Monday, February 3, 2014

Still Here

Nothing to say.  J is in full time school, it is INTENSE, but she is really enjoying it (and I am enjoying seeing her happy like this!).  I do everything else.  It is also intense, since full time work, with running the house, making sure we are fed and watered, bills are paid, etc etc etc, is at times overwhelming, when all I want to do is sit down and read Harry Potter.  I know this imbalance is temporary, and it's not like J is resting on her laurels either.  She is in school M-F, from 8:30-3:30 (ish, depends on the day), and then comes home and does another 3-4 hours of homework.  However, she's so organized and on top of things that her weekends remain relatively free, with only 3-4 hours of homework through the weekend.  I am intensely proud of her.

My stupid baby hormones have not stopped screaming at me, it does not help with two of my amazing, beautiful besties popping out babies (one is out already, and he is simply stunning and super sweet, the other is still gestating but not for much longer).  We have plans after J is done school to do all this other stuff, but I don't think I will be able to wait one.more.damn.second.  Negotiations planned for next December.

Life is still plucking away.  Our big tom cat, Mustang, was diagnosed with chronic pancreatitis last week.  He is 17, has endured far too many medical tests lately, and we have decided to make him palliative, to treat for symptoms and make him comfortable.  I have not shared with hardly anyone, because people say terrible things like "why let him suffer, just put him down, he's just a cat".  People said terrible things like that to me when I was primarying at work too, and this is just as jarring.  He is MY cat, it is OUR choice.  He is comfortable, well medicated, with adequate pain control.  He still eats (although not a lot), he cuddles, he grooms himself.  He is not suffering.  We may have weeks to another year with him.  We watch him closely for signs that his body is shutting down, that his life is filled with nothing but pain and suffering, and then we will take him in and let him pass peacefully and quietly.  We are not interested in sustaining his life, he is old, and he is a CAT, he does not understand, and the quality of his life is more important than quantity. My recent experiences with palliative care prepared me well for these difficult conversations we've had, I advocated for Mustang the way I advocate for my babies; is this test in his best interest?  Will it change the course of treatment?  What is the value in this?  How do we best manage his symptoms?  What will happen if he dies at home?  What will happen if we decide that he is suffering too greatly?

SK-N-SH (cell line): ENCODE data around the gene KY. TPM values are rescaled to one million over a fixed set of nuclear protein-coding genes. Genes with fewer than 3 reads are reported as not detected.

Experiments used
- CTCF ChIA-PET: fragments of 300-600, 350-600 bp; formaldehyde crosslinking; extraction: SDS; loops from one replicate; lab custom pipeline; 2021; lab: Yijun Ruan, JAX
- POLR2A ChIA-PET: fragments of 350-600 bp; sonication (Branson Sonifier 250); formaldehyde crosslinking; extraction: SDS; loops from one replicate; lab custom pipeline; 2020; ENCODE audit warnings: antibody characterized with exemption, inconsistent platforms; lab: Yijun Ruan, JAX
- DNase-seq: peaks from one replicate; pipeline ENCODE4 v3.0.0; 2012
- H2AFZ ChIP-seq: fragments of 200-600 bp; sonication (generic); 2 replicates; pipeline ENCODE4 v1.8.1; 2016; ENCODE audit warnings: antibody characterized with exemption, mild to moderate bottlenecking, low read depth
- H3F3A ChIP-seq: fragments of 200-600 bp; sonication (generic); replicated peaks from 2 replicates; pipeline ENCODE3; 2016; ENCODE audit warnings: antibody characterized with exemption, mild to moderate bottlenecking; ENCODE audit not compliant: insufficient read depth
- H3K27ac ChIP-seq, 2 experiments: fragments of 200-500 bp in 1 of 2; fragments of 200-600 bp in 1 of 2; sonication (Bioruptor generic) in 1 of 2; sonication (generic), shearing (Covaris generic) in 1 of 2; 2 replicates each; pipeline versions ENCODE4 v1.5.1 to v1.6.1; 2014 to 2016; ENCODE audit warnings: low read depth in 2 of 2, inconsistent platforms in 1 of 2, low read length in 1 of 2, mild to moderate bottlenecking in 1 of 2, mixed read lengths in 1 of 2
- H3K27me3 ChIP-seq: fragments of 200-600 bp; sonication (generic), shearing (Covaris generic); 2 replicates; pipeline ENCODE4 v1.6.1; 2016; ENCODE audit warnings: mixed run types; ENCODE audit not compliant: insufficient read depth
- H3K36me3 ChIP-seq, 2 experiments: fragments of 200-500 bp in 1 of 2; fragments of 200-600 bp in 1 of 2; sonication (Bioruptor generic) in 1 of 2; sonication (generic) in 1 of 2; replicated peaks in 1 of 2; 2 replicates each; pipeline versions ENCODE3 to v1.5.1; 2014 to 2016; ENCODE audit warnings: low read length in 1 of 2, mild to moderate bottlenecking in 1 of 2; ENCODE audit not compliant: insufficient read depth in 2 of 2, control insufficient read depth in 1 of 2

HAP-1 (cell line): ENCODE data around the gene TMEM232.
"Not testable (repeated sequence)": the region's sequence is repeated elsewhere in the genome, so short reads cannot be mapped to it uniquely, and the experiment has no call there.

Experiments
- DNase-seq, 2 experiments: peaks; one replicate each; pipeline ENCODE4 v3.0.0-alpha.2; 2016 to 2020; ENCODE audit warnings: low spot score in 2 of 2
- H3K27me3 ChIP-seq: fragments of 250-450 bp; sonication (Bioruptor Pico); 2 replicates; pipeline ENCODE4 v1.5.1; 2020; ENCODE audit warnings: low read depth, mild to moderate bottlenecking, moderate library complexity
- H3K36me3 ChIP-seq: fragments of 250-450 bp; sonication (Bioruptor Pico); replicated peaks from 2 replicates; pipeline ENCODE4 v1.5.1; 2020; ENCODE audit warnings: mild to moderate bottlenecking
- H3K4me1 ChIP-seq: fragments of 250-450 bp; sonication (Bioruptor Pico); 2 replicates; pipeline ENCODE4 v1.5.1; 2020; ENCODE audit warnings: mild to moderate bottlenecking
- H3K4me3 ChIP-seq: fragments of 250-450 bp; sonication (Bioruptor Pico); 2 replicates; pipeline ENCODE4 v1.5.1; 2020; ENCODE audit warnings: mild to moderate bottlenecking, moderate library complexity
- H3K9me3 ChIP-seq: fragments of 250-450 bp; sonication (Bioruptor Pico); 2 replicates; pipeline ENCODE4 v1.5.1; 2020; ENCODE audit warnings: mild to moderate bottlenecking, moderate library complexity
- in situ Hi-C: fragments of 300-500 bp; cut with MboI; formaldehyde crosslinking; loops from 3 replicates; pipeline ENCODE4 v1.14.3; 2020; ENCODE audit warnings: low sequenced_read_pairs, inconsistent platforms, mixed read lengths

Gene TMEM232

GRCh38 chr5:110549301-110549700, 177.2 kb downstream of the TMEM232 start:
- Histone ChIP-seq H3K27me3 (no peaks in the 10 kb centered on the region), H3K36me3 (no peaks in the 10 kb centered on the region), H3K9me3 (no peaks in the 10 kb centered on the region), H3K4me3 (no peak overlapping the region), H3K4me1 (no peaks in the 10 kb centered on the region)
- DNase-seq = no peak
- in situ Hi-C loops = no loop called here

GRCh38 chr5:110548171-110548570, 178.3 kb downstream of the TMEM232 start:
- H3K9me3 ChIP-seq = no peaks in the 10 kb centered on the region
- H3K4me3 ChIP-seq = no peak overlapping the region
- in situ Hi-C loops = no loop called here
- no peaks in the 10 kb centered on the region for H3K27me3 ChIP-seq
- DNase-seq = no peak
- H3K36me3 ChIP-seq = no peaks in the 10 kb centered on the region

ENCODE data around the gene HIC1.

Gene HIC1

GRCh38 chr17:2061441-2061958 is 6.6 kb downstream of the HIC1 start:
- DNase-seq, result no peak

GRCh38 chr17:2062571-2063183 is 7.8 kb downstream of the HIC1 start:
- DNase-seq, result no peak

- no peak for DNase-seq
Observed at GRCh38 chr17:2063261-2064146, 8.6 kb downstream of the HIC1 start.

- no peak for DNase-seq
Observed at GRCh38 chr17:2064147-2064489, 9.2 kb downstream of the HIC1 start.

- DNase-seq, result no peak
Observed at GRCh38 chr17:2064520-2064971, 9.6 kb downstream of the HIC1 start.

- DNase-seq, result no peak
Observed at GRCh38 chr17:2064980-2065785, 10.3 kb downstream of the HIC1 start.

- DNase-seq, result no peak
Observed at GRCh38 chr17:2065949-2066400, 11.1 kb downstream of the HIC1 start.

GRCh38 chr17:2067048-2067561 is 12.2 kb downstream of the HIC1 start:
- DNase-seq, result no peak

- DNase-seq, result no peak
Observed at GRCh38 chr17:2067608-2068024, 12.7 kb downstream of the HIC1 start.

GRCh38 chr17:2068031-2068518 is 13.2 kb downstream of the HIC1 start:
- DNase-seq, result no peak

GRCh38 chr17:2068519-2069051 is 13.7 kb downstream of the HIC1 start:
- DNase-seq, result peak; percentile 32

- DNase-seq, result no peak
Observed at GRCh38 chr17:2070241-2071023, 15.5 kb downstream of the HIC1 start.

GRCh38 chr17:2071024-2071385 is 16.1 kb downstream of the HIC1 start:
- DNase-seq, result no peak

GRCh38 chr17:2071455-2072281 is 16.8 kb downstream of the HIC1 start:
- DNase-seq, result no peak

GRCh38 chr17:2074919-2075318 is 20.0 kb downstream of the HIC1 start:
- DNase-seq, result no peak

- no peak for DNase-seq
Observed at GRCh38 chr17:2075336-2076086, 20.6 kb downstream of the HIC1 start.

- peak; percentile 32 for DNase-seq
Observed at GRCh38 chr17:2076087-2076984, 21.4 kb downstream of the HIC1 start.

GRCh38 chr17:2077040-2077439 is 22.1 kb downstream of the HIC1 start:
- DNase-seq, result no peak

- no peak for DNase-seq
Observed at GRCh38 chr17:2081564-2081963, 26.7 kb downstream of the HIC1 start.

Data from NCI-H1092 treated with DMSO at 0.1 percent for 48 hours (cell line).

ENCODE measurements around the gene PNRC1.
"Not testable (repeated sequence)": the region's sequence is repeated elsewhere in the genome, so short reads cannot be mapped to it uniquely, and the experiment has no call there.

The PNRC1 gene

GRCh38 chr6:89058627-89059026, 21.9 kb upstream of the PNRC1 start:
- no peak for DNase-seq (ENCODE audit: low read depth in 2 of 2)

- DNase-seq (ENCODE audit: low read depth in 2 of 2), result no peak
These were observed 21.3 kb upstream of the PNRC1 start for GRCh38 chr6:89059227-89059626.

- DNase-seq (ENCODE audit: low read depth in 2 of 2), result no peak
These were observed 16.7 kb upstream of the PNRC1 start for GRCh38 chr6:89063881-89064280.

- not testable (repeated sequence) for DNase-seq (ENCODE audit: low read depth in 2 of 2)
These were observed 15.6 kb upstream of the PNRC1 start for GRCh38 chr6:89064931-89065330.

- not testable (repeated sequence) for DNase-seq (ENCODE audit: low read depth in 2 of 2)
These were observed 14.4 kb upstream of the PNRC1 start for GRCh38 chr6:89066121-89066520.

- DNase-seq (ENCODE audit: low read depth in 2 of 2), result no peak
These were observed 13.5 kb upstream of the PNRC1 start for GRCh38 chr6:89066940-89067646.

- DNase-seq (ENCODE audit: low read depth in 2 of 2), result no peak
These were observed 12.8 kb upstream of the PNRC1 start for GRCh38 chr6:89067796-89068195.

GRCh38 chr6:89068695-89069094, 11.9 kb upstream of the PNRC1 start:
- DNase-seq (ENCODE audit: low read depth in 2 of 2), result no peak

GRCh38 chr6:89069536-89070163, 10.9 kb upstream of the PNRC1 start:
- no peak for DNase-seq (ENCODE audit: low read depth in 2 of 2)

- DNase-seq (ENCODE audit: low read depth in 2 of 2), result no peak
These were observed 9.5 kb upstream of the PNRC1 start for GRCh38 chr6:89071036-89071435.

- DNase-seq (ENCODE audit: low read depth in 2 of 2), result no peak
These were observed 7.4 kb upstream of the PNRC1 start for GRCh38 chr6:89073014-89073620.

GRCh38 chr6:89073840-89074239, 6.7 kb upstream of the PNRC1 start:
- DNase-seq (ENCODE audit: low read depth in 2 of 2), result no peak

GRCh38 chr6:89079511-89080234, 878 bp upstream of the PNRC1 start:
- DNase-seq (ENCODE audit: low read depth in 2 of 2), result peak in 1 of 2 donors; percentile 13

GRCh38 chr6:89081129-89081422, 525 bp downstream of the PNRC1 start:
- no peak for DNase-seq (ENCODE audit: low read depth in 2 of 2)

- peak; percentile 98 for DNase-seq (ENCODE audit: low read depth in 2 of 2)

So, we are embroiled in sadness in our house.  J has had Mustang since he was just a kitten.  We are also worried what will happen to our other cat, who does not tolerate his absence EVEN FROM THE NEXT CHAIR OVER.  Part of me hopes he dies at home so that she will see and perhaps understand, but realistically I know this will not be the case, not with pancreatitis.

Life continues though, I am planning our patio garden and slowly working through deep cleaning the house, which is always in preparation for a tiny human.

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